4.4. Prevalence of Obesity
The prevalence of general obesity in our study (12.8%) was relatively low when compared to the prevalence reported for Chilean adults by the OECD (25.1%) or that determined from a multistage cluster sampling of adults ≥40 years old in Santiago, Chile (31.7%) [4, 11]. However, the combined prevalence of overweight and obesity (i.e., BMI ≥ 25 kg/m2) in our study was greater than that observed in a study of 3,461 Chilean students aged 17–24 years (41.1% versus 19%) . When we examined the frequency of BMI ≥ 25 kg/m2 by age within our sample, there was still a high prevalence of excess weight in the respective groups: 18–24 year-olds (39.5%) and 25–35 year-olds (48.4%); . The overall prevalence of central obesity as defined using the IDF criteria was 42.7%. These high frequencies of overweight and obesity in young adulthood are of concern as they may have implications for the development of cardiometabolic conditions in later life.
4.5. Strengths and Limitations
Our study has several strengths. First, numerous validation studies have reported moderate to high consistency between results of the Berlin Questionnaire and parameters of polysomnography, the gold-standard for diagnosing sleep disorders . Second, we employed various statistical methods and assessed the relationship between high OSA risk and various indices of adiposity. Third, the likelihood for misclassification of obesity was reduced as trained research nurses used standard protocols to take anthropometric measurements, thus avoiding reliance on students’ self-report.
There are some limitations that should be considered when interpreting the results of our study. Given our cross-sectional study design, we are unable to determine if high risk for OSA preceded obesity. Longitudinal studies are needed to clarify the temporal relationship between OSA and obesity. Another limitation is that participants were not sampled randomly; rather, we relied on subjects’ willingness to participate. As such, our findings could be subject to volunteer bias. Approximately 8% of students were excluded because of incomplete information on sleep apnea or anthropometric data. We found no significant difference between the prevalence of poor self-rated heath among individuals in our sample and those who were excluded (12.1% versus 6.8%; ) nor any significant difference in the distribution of cigarette smoking status (). However, excluded students tended to be older than those in our sample (mean ± SD age: versus ; ). Given that OSA risk increases with age, it is possible that we missed individuals with high OSA risk among those who had incomplete sleep apnea or anthropometric information. Thus, the prevalence of high risk for OSA in our study could be an underestimate. Conversely, given the high prevalence of obesity within this sample, the use of odds ratios may give an exaggeration of the true estimate. We cannot exclude the possibility of residual confounding by unmeasured factors such as socioeconomic status, dietary intake (e.g., consumption of fruits, vegetables, or fast foods), or student’s course load. Finally, due to the relatively small sample size, the 95% confidence intervals for the estimates from the logistic regression and stratified analyses are quite large and imprecise.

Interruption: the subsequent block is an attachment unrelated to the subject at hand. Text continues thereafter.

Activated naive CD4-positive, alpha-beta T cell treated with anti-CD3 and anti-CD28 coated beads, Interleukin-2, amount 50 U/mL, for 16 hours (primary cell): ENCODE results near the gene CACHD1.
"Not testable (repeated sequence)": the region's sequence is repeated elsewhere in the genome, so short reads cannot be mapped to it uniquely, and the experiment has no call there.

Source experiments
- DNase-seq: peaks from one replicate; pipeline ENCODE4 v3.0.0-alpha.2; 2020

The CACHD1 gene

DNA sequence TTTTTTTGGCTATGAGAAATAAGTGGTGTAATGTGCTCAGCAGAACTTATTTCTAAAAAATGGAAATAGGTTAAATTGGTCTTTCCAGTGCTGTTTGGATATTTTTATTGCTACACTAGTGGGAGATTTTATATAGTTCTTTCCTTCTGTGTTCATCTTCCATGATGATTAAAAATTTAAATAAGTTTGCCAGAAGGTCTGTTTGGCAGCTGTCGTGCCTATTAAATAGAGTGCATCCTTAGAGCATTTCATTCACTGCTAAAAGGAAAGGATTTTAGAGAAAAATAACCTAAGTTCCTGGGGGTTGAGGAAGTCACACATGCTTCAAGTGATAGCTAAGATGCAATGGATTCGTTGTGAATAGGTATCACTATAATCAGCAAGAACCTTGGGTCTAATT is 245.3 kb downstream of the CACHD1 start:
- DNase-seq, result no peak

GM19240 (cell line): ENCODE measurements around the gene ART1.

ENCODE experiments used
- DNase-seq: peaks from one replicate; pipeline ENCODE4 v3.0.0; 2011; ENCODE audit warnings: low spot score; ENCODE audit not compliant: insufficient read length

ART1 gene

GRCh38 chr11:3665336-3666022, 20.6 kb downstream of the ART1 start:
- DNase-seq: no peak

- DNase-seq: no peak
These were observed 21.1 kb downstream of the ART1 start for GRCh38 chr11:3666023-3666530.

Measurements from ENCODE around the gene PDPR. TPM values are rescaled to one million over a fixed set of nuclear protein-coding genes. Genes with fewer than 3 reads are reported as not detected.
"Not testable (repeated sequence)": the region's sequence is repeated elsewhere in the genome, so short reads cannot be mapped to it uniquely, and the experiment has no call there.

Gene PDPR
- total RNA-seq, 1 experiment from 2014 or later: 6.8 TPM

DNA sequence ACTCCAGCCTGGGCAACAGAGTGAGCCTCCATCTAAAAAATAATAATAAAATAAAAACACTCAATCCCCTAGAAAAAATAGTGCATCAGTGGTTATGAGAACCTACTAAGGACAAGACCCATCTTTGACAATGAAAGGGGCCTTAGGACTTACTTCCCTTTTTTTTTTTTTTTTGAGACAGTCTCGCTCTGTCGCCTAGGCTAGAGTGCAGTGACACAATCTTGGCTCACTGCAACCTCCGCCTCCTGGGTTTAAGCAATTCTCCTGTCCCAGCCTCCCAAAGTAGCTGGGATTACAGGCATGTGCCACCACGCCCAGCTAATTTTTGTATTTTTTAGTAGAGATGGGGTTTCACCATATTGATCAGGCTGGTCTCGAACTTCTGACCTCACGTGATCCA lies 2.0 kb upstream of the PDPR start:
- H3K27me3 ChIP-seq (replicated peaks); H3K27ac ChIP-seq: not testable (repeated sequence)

Our findings support significant positive associations of high OSA risk with general obesity and central obesity. Additional longitudinal evidence is needed to establish the temporal relationship of OSA and obesity. If our findings are confirmed, health care services for college students should include health promotion and disease prevention strategies about the importance of maintaining healthy weight. Strategies should also include health education modules that may be used to improve students’ knowledge about sleep disorders, as prevention and control of cardiometabolic risk factors in young adulthood may have implications for preventing and mitigating chronic disease burden in later life.
Conflict of Interests
The authors declare that there is no conflict of interests regarding the publication of this paper.
This work was supported by an Award from the National Institutes of Health, National Institute on Minority Health and Health Disparities (T37-MD001449000) and Corporación de Rehabilitación Club de Leones Cruz del Sur, Punta Arenas, Chile. The authors would like to thank Universidad de Magallanes, Universidad del Mar, Instituto Profesional Santo Tomás, and INACAP Punta Arenas, for granting them permission to conduct the study on their campuses.